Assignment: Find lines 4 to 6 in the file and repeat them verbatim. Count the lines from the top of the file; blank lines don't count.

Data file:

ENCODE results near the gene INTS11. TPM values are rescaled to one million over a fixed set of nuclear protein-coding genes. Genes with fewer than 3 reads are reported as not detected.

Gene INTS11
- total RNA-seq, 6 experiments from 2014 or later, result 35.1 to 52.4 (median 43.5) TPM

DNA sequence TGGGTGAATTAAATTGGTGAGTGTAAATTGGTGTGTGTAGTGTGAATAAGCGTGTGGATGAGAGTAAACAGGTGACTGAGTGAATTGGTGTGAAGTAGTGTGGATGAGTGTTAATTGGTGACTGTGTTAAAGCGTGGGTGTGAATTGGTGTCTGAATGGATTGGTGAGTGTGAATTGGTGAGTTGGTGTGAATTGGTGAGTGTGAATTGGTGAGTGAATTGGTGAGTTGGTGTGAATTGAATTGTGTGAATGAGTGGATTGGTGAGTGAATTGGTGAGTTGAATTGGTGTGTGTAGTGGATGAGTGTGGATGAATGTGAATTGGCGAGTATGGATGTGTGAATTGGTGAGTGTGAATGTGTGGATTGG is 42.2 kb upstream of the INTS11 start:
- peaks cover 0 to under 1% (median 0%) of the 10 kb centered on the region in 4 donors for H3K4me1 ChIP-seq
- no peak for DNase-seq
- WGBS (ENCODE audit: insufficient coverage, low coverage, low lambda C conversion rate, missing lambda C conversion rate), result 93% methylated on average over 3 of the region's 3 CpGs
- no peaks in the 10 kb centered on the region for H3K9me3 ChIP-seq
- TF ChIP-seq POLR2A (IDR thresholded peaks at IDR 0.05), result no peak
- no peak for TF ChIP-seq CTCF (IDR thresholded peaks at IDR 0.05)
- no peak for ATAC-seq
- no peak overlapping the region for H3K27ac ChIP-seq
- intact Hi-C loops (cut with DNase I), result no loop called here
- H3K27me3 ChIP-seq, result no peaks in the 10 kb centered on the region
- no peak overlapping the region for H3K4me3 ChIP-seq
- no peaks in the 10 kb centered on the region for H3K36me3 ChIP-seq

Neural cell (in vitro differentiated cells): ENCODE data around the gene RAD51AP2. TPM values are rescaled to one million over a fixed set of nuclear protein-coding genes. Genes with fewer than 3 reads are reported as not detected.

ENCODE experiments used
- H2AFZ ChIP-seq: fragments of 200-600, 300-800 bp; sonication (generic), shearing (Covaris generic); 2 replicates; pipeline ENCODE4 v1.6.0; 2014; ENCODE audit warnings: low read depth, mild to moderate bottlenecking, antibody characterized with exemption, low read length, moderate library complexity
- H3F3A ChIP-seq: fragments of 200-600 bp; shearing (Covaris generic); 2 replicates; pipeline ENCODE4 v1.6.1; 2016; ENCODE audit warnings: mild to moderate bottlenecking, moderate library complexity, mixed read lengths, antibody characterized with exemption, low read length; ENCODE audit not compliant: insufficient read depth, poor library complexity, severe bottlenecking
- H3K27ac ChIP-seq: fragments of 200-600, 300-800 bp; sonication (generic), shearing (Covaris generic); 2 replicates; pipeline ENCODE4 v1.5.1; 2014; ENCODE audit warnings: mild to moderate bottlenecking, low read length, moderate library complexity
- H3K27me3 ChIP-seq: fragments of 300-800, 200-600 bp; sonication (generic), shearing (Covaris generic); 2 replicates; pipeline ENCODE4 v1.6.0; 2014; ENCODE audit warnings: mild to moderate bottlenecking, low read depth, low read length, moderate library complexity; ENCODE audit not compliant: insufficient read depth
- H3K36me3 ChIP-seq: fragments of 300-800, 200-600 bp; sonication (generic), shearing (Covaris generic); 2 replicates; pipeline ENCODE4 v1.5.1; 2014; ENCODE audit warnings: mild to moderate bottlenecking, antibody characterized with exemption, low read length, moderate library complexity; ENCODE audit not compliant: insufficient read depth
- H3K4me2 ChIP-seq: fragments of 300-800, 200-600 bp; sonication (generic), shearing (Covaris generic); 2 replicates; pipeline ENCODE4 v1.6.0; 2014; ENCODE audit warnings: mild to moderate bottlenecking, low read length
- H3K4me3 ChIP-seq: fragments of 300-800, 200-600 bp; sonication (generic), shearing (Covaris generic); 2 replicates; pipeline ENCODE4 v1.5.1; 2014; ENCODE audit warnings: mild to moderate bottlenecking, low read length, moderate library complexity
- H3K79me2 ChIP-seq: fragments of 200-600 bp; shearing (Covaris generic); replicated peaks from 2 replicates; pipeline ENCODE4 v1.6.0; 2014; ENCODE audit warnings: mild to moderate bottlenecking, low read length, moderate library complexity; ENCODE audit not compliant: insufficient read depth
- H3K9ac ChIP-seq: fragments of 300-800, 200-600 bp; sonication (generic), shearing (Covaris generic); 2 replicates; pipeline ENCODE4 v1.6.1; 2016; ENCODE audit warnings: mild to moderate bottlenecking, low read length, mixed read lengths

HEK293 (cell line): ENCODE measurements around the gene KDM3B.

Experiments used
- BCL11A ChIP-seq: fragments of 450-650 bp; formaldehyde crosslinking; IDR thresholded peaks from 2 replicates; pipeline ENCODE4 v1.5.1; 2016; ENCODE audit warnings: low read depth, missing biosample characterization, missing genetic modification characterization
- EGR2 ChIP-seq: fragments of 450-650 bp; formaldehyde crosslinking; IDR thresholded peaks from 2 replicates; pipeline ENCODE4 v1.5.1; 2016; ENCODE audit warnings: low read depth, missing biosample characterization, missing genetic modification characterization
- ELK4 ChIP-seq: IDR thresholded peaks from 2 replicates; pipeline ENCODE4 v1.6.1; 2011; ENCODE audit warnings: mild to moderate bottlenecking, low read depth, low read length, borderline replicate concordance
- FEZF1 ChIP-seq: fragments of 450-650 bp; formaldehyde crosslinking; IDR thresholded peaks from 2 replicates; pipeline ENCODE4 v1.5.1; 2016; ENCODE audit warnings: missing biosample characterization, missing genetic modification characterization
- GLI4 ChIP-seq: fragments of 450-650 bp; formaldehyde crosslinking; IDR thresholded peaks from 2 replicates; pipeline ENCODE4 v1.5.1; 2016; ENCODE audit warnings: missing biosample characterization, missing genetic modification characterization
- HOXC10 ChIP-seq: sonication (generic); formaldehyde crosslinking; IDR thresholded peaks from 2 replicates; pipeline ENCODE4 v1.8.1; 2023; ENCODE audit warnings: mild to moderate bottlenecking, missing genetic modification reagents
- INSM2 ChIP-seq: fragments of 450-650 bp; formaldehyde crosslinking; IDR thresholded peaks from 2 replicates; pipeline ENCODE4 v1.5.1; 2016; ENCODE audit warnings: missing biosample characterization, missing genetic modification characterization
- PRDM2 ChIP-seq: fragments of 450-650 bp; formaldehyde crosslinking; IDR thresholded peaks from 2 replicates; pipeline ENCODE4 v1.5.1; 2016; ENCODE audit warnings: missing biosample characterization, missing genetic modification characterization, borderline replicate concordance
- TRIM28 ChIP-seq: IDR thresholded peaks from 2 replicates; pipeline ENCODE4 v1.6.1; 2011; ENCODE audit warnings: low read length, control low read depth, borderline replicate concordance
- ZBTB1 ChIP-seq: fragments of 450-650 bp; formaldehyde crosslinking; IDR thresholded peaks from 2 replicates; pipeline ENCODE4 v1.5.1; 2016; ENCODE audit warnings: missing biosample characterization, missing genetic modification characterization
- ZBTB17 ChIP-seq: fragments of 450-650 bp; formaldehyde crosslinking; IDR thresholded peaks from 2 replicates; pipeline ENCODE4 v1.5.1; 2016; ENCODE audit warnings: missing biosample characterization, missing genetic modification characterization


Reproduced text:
DNA sequence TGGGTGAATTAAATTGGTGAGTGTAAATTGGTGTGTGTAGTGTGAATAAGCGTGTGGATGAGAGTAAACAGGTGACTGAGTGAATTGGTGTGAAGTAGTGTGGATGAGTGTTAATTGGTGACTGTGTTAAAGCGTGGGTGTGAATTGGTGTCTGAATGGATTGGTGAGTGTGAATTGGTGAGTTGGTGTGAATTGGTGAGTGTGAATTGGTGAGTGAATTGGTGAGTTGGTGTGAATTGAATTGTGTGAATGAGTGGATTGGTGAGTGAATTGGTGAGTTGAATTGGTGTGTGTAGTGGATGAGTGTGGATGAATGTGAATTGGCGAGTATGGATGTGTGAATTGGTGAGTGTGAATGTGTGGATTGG is 42.2 kb upstream of the INTS11 start:
- peaks cover 0 to under 1% (median 0%) of the 10 kb centered on the region in 4 donors for H3K4me1 ChIP-seq
- no peak for DNase-seq